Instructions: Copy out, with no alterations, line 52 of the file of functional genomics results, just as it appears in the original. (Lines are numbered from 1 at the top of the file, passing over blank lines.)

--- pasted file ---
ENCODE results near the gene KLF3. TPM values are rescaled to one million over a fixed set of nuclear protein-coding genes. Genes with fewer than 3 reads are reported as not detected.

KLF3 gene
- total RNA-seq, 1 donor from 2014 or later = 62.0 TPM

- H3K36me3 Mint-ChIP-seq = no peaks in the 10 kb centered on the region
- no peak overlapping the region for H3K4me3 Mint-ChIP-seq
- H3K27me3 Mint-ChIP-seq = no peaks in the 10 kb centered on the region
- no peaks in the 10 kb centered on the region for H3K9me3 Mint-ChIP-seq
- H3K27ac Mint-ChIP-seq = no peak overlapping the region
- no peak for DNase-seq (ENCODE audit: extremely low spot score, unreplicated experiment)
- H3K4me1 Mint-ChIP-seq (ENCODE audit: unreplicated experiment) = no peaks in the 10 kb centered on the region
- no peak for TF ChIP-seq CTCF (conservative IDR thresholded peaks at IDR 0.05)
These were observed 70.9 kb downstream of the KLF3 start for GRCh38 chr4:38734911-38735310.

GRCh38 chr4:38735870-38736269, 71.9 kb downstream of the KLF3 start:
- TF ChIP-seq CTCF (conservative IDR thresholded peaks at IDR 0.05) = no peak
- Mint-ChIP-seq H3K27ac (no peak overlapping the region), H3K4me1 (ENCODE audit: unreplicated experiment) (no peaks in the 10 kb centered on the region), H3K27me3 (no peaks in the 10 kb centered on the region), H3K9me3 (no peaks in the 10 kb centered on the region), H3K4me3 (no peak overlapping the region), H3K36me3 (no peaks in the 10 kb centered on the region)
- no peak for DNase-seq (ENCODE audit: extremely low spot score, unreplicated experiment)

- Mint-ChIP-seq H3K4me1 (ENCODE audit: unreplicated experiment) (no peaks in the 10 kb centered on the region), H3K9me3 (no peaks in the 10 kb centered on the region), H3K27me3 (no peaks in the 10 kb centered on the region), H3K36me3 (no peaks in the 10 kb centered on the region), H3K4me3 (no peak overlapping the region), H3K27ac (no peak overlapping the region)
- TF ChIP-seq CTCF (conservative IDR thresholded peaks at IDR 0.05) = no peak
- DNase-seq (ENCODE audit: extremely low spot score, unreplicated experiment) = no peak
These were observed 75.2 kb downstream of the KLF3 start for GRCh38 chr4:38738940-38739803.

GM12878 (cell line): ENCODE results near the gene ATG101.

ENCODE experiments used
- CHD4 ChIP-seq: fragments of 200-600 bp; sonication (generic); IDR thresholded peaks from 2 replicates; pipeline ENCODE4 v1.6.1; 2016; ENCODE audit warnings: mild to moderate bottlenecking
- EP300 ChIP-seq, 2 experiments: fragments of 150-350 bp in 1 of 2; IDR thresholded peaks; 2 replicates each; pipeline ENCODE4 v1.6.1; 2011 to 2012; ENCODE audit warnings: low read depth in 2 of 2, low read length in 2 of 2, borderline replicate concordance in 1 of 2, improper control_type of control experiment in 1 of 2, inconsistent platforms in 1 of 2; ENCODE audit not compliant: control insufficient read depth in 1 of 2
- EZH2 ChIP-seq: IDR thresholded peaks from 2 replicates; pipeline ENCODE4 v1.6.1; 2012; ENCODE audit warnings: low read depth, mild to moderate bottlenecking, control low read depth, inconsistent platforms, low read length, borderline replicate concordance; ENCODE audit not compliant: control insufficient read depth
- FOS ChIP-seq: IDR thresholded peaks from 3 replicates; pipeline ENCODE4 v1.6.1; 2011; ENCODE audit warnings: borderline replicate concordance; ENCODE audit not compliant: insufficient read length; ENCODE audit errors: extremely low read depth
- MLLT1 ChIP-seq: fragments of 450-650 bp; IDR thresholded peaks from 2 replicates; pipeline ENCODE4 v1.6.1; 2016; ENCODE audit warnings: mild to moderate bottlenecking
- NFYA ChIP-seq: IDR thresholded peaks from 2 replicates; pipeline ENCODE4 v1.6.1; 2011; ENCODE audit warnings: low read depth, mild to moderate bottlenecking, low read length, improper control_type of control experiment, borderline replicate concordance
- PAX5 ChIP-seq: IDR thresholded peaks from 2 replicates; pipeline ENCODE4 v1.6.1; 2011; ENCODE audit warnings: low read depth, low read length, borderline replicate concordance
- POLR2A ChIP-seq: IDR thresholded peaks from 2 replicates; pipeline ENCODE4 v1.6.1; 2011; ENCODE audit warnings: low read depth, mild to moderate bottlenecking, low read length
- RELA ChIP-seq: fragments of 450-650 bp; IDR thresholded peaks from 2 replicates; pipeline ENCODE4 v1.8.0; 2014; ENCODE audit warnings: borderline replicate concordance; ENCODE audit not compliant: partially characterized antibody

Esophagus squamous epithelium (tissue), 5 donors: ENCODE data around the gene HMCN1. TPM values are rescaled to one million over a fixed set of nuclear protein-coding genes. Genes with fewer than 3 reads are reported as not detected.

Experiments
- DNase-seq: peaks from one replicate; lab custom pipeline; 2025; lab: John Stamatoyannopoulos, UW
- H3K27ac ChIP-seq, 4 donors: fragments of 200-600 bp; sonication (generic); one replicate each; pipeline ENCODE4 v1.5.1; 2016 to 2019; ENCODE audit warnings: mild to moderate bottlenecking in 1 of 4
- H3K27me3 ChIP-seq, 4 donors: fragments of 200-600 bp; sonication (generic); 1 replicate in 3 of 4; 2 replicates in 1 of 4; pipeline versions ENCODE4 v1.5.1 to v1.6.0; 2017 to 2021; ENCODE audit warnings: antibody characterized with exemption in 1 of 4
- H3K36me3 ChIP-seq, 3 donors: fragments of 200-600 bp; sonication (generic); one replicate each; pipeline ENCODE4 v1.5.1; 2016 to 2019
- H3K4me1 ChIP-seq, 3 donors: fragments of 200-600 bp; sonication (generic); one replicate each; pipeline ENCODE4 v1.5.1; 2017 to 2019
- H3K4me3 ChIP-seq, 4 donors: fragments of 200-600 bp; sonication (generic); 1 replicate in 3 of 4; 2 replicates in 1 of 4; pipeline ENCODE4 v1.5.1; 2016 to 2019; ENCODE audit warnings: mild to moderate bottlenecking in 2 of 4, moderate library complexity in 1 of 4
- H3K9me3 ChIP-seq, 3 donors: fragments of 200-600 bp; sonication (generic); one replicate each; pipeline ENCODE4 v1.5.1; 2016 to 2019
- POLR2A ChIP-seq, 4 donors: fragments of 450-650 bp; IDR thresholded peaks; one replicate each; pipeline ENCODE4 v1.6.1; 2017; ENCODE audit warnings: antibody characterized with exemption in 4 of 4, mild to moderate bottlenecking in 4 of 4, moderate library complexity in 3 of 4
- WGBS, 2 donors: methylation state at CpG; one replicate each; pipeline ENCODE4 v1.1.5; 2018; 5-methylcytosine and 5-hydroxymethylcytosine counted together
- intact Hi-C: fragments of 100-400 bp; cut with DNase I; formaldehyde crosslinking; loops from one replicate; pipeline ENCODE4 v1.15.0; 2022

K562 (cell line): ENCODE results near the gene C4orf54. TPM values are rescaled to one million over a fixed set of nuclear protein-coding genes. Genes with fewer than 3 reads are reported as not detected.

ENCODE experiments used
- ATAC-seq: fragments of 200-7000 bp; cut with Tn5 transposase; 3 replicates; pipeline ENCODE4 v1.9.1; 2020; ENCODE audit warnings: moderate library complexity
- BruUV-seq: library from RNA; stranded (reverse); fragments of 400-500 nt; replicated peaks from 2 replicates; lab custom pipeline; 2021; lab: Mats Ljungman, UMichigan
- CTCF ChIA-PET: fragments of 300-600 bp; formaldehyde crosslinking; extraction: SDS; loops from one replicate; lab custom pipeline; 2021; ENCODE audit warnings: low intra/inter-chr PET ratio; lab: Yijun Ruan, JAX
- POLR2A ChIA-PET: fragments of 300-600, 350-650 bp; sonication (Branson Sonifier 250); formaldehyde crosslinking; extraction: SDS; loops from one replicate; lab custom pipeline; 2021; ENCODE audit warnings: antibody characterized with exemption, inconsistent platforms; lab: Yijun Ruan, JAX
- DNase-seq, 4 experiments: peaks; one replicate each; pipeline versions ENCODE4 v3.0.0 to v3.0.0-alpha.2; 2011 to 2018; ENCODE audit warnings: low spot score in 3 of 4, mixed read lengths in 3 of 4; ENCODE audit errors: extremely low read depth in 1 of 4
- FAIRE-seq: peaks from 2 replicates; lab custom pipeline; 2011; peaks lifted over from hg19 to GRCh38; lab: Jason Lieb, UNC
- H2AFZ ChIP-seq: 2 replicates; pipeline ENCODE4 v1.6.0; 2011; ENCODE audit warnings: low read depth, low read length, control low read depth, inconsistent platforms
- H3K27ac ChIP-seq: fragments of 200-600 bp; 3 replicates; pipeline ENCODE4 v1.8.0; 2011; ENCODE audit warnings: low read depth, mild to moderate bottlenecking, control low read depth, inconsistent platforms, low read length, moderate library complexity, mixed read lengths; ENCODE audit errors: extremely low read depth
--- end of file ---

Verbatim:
- H2AFZ ChIP-seq: 2 replicates; pipeline ENCODE4 v1.6.0; 2011; ENCODE audit warnings: low read depth, low read length, control low read depth, inconsistent platforms